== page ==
Australian Sandalwood (Santalum spicatum) was wild harvested and distilled for perfumery, as was Western Australia’s Boronia (Boronia megastigma). Australian Sandalwood was used as a bactericide in Australia and western Europe, it was eventually replaced by antibiotics.

Peppermint Gum (Eucalyptus dives) oil became used for the production of menthol, it was used in cough drops and syrups until the synthetic menthol industry rose up.

During World War II, Lemon Myrtle was harvested and distilled from wild trees near Gympie, south east Queensland for the supply of lemon essence by drink manufacturer Tarax. However not enough trees were in the wild to make it viable and operations ceased.

There were also small amounts of Lemon Scented Gum (Corymbria citriodora) and Lemon Scented Tea Tree (Leptospermum petersonii) distilled.

Today Australian essential oils are prized and they are shipped all over the world, yet in Australia, very little is known by the consumer about our amazing beneficial collection of the Australian Essential oils.

In the world today any concentrated, volatile, aromatic liquid that is obtained from the fruits, seeds, flowers, bark, stems, roots, leaves or other parts of a plant. There are estimated to be 10,000 aromatic plants that contain essential oils on Earth, and about 500 of these are processed commercially for essential oil extraction. These oils have been used for centuries for both their healing and aromatic benefits. This is most commonly accomplished by steam distillation (steam is passed through the plant material), and sometimes hydro distillation (the plant is gently boiled in water). More modern methods include mechanically expressing oils from citrus fruit peel, and solvent extraction. Solvent extracted oils include CO2 extracts and absolutes, and these are not classed as essential oils.

Today we look for natural, unmodified products. Organic is just an awareness of Natural. Not modified by man or pollution.  That is why I choose to spread the word about essential oil benefits. In particular to provide information about Australia’s contribution to the world’s essential oil catalogue.

Again I would like to thank our First Nations Peoples and our pioneers in The Australian Essential Oil Industry.  Also today the many farmers, distillers and distributors of Australian Essential Oils.


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Bennelong & Barangaroo

Bennelong (1764–1813)

by Eleanor Dark 1966

Woollarawarre Bennelong, Aboriginal, was captured in November 1789 and brought to the settlement at Sydney Cove by order of Governor Arthur Phillip, who hoped to learn from him more of the natives’ customs and language. Bennelong took readily to life among the white men, relished their food, acquired a taste for liquor, learned to speak English and became particularly attached to the governor, in whose house he lodged. In May he escaped, and no more was seen of him until September when he was among a large assembly of natives at Manly, one of whom wounded Phillip with a spear. The attack seems to have been the result of a misunderstanding, and Bennelong took no part of it; indeed, he expressed concern and frequently appeared near Sydney Cove to inquire after the governor’s health. The incident was thus the means of re-establishing contact between them and, when assured that he would not be detained, Bennelong began to frequent the settlement with many of his compatriots, who made the Government House yard their headquarters.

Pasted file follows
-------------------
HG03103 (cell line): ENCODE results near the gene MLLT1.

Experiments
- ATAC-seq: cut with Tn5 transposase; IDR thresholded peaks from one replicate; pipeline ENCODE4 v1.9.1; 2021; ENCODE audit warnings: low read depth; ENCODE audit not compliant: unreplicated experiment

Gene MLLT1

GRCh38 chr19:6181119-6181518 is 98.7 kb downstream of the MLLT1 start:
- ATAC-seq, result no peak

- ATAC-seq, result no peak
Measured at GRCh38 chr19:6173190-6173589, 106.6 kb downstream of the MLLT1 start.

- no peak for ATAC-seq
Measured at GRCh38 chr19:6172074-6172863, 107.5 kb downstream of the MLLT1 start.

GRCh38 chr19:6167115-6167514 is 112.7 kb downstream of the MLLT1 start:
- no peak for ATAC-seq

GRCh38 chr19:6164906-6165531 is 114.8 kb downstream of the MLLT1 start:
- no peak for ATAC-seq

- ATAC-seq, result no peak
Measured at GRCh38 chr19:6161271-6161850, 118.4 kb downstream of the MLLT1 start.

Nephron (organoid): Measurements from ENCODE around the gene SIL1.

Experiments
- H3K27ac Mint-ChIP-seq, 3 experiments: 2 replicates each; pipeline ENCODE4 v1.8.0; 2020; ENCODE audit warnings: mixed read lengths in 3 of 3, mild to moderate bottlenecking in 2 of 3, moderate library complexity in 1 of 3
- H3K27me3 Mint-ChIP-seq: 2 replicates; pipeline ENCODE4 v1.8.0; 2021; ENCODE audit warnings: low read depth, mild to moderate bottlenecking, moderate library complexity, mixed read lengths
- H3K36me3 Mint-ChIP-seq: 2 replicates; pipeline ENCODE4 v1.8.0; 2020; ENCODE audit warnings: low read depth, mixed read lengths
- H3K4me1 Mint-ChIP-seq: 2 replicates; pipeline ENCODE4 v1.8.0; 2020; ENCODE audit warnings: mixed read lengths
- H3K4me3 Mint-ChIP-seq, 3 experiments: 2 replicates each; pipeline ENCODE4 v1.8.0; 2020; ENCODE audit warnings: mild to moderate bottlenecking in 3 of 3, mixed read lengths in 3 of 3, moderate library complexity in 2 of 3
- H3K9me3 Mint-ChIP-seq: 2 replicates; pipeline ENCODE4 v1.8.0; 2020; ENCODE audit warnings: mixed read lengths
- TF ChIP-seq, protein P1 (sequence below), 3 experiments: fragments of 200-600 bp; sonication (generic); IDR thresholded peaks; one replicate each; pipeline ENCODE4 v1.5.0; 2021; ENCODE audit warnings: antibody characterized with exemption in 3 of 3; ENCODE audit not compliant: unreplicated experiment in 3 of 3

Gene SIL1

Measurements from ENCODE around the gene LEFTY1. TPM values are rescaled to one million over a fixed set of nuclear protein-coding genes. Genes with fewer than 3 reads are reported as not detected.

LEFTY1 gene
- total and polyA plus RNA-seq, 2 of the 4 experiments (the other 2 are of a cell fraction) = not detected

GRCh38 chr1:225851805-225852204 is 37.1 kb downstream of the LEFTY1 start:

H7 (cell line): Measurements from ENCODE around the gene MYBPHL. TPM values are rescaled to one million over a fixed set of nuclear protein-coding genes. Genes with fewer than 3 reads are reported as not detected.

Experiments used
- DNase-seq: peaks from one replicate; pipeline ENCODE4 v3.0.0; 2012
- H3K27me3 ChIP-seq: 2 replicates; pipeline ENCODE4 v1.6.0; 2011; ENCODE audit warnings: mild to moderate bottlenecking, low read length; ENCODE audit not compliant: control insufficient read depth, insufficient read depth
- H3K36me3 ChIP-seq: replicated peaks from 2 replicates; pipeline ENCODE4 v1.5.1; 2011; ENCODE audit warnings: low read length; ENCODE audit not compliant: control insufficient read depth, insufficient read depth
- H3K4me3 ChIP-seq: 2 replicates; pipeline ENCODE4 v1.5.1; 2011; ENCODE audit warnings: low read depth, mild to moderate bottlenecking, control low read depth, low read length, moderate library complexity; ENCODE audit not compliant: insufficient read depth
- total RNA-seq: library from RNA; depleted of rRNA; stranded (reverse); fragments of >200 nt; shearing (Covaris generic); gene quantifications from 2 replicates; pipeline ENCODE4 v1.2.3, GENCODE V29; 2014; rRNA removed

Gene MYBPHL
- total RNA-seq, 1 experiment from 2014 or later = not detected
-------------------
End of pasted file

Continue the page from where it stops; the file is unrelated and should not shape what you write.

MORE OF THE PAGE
Replica of Bennelongs Hut

In 1791 a brick hut, 12 feet sq. (1.1 m²), was built for him on the eastern point of Sydney Cove, now called Bennelong Point.           

In December 1792 he sailed with Phillip for England where he was presented to King George III. August 1794 found him on board the Reliance in Plymouth Sound, waiting to return to the colony with Governor John Hunter, but the ship did not sail until early in 1795, and on 25 January Hunter wrote that Bennelong’s health was precarious because of cold, homesickness and disappointment at the long delay which had ‘much broken his spirit’. He reached Sydney in September, and thereafter references to him are scanty, though it is clear that he could no longer find contentment or full acceptance either among his countrymen or the white men. Two years later he had become ‘so fond of drinking that he lost no opportunity of being intoxicated, and in that state was so savage and violent as to be capable of any mischief’. In 1798 he was twice dangerously wounded in tribal battles. A censorious paragraph in the Sydney Gazette records his death at Kissing Point on 3 January 1813.

His wife, Barangaroo, bore him a daughter named Dilboong who died in infancy. Later he took a second wife, Gooroobaroobooloo, but during his absence in England she found another mate, and disdained Bennelong when he returned.

His age, at the time of his capture, was estimated at 25, and he was described as being ‘of good stature, stoutly made’, with a ‘bold, intrepid countenance’. His appetite was such that ‘the ration of a week was insufficient to have kept him for a day’, and ‘love and war seemed his favourite pursuits’. Contemporary accounts reveal him as courageous, intelligent, vain, quick-tempered, ‘tender with children’ and something of a comedian.

Bennelong also had a son who was adopted by Rev. William Walker and christened Thomas Walker Coke. He died after a short illness aged about 20.

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The Keepers of Sydney Opera House

Nation salutes the strong, silent type

Bob Beale – Sydney Morning Herald
March 29, 2008

Paul Keating is right: Sydney was tapped on the shoulder by a rainbow when it got its amazing Opera House. We are right to celebrate it and be super-sensitive to its conservation and the integrity of its setting. Continue reading The Keepers of Sydney Opera House

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The Spirit of Australia – Why?

“Spirit of Australia” 

In 1937 Harold Cazneaux photographed a red gum in Wilpena Pound, in South Australia’s Flinders Ranges. The photograph, titled The Spirit of Endurance, was reproduced on calendars and posters all over the world Continue reading The Spirit of Australia – Why?